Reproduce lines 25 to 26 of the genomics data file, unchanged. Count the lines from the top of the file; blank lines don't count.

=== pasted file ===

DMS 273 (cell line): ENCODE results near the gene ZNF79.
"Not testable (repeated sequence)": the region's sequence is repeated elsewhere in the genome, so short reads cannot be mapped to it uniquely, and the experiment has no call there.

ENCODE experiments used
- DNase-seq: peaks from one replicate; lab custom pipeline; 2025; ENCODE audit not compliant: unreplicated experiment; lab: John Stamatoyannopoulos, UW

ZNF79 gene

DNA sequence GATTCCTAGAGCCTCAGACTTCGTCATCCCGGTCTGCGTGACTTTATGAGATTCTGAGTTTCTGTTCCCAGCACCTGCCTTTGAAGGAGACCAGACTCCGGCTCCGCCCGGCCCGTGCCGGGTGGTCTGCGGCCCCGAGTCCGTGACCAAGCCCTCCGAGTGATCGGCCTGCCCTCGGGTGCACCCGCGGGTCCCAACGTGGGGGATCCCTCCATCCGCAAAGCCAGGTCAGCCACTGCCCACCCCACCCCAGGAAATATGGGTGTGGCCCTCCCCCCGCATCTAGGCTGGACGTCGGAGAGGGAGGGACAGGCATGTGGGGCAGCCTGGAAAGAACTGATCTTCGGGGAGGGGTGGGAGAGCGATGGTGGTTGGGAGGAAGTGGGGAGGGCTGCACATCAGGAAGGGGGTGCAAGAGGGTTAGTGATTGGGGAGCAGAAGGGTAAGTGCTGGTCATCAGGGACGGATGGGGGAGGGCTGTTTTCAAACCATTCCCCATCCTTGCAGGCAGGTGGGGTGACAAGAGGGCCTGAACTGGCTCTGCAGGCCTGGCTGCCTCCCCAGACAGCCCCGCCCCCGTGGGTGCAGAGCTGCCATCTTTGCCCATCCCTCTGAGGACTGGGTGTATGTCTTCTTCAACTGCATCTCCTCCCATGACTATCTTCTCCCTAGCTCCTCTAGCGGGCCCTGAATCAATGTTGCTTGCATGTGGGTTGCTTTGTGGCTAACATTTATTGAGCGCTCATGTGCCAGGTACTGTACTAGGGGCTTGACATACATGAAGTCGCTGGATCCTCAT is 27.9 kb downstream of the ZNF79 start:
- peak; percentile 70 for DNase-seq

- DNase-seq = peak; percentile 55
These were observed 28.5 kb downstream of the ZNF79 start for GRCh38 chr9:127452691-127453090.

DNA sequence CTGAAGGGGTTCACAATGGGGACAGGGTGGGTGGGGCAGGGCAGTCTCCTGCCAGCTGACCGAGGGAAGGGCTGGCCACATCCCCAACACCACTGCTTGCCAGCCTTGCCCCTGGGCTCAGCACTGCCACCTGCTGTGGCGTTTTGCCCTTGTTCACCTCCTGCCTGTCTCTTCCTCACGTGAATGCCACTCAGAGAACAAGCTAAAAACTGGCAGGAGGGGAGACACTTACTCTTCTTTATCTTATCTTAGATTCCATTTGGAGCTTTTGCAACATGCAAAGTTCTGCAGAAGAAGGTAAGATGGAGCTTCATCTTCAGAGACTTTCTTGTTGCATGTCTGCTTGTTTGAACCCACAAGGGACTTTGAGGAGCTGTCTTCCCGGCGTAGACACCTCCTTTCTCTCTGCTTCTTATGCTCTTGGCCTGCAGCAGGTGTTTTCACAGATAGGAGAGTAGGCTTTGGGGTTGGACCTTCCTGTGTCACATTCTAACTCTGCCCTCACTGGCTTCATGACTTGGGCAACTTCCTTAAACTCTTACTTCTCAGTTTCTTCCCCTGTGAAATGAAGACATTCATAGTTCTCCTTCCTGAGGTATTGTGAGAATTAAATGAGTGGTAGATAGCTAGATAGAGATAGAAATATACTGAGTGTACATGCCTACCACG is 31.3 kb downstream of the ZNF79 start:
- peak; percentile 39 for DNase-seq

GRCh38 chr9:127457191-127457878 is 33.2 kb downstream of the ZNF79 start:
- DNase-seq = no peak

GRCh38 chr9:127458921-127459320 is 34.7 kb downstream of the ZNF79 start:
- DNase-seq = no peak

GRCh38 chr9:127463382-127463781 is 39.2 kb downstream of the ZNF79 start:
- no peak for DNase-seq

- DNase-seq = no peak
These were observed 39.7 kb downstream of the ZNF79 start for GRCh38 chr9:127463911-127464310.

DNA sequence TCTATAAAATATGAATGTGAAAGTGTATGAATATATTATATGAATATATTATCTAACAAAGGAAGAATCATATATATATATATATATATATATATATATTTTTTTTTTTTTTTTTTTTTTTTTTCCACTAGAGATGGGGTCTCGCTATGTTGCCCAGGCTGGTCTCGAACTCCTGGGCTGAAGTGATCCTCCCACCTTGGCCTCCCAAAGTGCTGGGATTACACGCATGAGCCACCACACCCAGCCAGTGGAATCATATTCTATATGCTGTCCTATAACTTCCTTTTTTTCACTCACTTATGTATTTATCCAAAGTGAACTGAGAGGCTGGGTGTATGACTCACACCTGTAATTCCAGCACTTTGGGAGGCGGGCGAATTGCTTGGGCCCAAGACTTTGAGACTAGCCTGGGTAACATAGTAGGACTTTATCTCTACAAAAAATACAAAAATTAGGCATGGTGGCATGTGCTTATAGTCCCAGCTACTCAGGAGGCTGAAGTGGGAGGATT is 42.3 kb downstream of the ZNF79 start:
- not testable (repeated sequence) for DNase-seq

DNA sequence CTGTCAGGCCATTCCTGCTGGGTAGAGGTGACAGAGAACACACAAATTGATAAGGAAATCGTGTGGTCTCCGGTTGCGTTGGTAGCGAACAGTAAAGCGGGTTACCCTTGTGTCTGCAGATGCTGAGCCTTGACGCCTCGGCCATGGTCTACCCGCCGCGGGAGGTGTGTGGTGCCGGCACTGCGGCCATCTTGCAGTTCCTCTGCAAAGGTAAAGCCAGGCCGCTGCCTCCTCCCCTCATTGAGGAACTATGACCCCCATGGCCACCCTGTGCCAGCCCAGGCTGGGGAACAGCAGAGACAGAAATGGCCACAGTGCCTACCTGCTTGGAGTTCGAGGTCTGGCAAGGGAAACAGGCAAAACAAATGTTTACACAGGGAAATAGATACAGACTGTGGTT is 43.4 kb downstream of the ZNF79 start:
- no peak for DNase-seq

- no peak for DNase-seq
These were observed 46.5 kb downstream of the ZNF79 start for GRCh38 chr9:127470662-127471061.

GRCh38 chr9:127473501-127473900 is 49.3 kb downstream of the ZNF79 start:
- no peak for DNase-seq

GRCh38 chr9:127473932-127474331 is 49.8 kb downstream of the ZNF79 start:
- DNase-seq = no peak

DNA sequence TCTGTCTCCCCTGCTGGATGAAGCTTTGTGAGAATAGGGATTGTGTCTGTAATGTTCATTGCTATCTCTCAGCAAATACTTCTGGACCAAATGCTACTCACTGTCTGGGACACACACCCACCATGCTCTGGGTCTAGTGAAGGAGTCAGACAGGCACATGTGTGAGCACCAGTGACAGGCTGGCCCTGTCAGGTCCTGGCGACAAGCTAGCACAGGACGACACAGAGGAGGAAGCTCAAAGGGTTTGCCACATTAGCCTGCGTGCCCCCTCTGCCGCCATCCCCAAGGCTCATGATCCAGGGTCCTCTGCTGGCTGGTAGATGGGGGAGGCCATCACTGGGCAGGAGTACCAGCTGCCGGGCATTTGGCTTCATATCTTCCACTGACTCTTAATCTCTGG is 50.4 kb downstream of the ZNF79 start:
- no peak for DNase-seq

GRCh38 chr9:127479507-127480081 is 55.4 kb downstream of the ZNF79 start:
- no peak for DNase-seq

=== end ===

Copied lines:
These were observed 46.5 kb downstream of the ZNF79 start for GRCh38 chr9:127470662-127471061.

GRCh38 chr9:127473501-127473900 is 49.3 kb downstream of the ZNF79 start: